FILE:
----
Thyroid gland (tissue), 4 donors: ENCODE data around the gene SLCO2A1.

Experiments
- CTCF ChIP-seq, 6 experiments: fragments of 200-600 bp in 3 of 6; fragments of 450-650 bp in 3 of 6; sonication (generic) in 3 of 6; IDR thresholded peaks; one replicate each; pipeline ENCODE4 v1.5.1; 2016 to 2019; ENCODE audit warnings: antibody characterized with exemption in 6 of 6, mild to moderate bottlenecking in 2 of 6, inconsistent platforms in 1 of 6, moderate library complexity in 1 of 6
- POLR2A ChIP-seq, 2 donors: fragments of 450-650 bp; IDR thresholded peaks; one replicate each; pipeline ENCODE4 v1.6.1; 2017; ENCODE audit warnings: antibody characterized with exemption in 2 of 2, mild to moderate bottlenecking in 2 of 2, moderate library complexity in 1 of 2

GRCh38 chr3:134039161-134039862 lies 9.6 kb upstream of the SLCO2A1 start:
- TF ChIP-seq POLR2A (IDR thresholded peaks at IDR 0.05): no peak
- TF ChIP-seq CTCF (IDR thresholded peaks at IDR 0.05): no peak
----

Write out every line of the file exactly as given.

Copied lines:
Thyroid gland (tissue), 4 donors: ENCODE data around the gene SLCO2A1.

Experiments
- CTCF ChIP-seq, 6 experiments: fragments of 200-600 bp in 3 of 6; fragments of 450-650 bp in 3 of 6; sonication (generic) in 3 of 6; IDR thresholded peaks; one replicate each; pipeline ENCODE4 v1.5.1; 2016 to 2019; ENCODE audit warnings: antibody characterized with exemption in 6 of 6, mild to moderate bottlenecking in 2 of 6, inconsistent platforms in 1 of 6, moderate library complexity in 1 of 6
- POLR2A ChIP-seq, 2 donors: fragments of 450-650 bp; IDR thresholded peaks; one replicate each; pipeline ENCODE4 v1.6.1; 2017; ENCODE audit warnings: antibody characterized with exemption in 2 of 2, mild to moderate bottlenecking in 2 of 2, moderate library complexity in 1 of 2

GRCh38 chr3:134039161-134039862 lies 9.6 kb upstream of the SLCO2A1 start:
- TF ChIP-seq POLR2A (IDR thresholded peaks at IDR 0.05): no peak
- TF ChIP-seq CTCF (IDR thresholded peaks at IDR 0.05): no peak